What is the Printed Try-In?

Subscribe to our YouTube Channel

Transcript

The printed tryin. The printed tryin is a prototype for a final restoration. It is digitally designed, printed in resin, and then temporary cylinders are cemented inside to fit on. The multi-unit abuts the printed tryin and can be created a few different ways. One is for the doctor to perform the iJig scan and we have videos and information on on the website. But simply scan the prosthetic outside the mouth with our proprietary iJig scan bodies. Scan the opposing, scan the bite, and then when that’s finished or before – scan the arch, the arch only the tissue and the multiunit abutments. With all those scans, we will create the iJig. The iJig is a sectioned reproduction of the scan. It’s sectioned, it’s printed, it is it then luted together in the mouth and a reline is performed. In this case, it’s a double arch.

And from this record, we have everything we need. Implant position, tooth position, bite registration, and the new tissue level after healing from surgery from this, we will make a printed tryin and this will be delivered. It will be tested for passivity with a one screw test. It’ll be equilibrated. And then if any adjustments need to be made for aesthetics, for contour, for patient total acceptance, they should be completed at that appointment and not sent back with just simply a bite with some instructions. Equilibrate, try to make the prosthetic so that it is a true prototype of the final and perform a realign impression if needed, and send the physical case back to ROE Dental Laboratory. In this particular case, the doctor wanted more changes and so we performed another digital setup and sent this back for tryin and now we’re ready to go to finals.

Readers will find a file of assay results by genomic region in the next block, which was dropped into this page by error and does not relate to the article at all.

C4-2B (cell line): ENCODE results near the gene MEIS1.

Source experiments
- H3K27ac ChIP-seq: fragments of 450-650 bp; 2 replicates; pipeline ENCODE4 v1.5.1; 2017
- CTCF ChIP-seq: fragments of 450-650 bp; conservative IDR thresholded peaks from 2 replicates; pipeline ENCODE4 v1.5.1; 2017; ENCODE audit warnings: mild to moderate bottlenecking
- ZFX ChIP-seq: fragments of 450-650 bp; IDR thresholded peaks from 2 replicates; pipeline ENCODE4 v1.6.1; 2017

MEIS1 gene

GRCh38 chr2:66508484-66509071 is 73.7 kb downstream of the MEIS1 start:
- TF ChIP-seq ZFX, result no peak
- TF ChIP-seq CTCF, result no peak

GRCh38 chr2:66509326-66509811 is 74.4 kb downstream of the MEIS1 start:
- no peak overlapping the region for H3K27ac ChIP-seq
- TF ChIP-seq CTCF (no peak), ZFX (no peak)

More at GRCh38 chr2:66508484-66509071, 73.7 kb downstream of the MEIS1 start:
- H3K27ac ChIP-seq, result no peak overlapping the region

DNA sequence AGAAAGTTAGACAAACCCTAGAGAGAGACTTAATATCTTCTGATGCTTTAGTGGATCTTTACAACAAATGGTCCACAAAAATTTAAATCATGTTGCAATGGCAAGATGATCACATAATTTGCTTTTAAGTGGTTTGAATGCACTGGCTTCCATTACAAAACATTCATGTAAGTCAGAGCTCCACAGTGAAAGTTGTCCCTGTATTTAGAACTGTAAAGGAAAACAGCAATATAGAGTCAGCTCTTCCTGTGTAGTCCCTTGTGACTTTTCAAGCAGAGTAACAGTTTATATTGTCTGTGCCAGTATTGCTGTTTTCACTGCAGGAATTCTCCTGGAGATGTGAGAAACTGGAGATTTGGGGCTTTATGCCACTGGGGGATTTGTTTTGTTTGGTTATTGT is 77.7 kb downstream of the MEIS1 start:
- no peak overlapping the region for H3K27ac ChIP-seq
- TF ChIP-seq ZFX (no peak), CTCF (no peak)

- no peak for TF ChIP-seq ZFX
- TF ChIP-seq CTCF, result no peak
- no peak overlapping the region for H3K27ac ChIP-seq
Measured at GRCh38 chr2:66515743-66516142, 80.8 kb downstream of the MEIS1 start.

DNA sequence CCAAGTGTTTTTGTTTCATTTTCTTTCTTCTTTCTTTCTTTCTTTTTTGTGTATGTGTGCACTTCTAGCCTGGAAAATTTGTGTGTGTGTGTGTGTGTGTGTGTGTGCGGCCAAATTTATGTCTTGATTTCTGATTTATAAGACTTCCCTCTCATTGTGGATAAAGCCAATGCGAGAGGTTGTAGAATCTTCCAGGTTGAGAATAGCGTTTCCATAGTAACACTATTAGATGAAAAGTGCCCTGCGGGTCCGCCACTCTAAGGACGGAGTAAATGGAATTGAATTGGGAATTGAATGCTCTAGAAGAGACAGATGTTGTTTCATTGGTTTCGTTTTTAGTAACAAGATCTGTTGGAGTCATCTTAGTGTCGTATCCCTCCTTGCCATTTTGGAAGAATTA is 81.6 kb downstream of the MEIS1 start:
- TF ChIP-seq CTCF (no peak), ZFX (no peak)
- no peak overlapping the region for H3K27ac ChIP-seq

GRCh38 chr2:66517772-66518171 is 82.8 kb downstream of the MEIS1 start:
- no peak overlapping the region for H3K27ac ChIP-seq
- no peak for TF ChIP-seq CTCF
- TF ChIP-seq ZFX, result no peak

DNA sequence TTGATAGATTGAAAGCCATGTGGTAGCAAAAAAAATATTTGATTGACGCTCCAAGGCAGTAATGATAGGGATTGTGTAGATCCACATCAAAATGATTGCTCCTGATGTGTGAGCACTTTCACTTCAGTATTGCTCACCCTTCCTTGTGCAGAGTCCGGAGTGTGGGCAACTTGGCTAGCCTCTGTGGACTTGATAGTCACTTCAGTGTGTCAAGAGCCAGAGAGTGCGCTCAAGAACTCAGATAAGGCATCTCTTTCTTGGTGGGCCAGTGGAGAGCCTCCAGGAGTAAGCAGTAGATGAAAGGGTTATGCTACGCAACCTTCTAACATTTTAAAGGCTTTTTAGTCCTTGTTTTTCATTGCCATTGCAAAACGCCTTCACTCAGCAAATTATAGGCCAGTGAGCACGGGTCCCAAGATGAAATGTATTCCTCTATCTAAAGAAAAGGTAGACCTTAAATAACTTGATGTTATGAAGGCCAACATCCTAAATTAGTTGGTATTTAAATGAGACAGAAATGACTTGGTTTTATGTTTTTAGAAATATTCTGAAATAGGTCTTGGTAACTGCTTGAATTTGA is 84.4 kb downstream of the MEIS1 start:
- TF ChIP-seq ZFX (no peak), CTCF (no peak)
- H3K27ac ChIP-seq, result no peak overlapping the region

This second printed tryin and always comes with a charge, it’s a fee, so that’s important to know as far as patient pricing. And another reason to ensure that the printed tryin at the first step was handled with care and diligence with equilibration and making it a true prototype. So this is one technique. This is the iJig technique. There’s also the rapid appliance technique. This prosthetic was picked up at surgery, so chrome was performed. The doctor picked up the, and converted the surgical prosthetic, but then also converted the second prosthetic. That’s included in the case called the rapid appliance. So you can see the cylinders were picked up here. Surgery, the case was equilibrated. There was a reline impression. Six months down the road, this was sent in. And then we make a printed tryin.

It’s very important to remember that the printed tryin must fit passively. If you can perform a one screw test, be sure to capture an x-ray of every site. And if for any reason it’s not passive or it’s not down section between the implant seated so that you know that as there’s a gap and it’s passive, and then re-luted together. And we could go right to a final from this, or if you’d like to do another tryin. And of course there’s a charge from the tryin, perform it, and then we know that we are dead on. The printed tryin.

Audio

Upcoming Events

ROE Dental Laboratory, 7165 E Pleasant Valley Rd
Independence, OH 44131 United States
+ Google Map

Related Posts

No results found.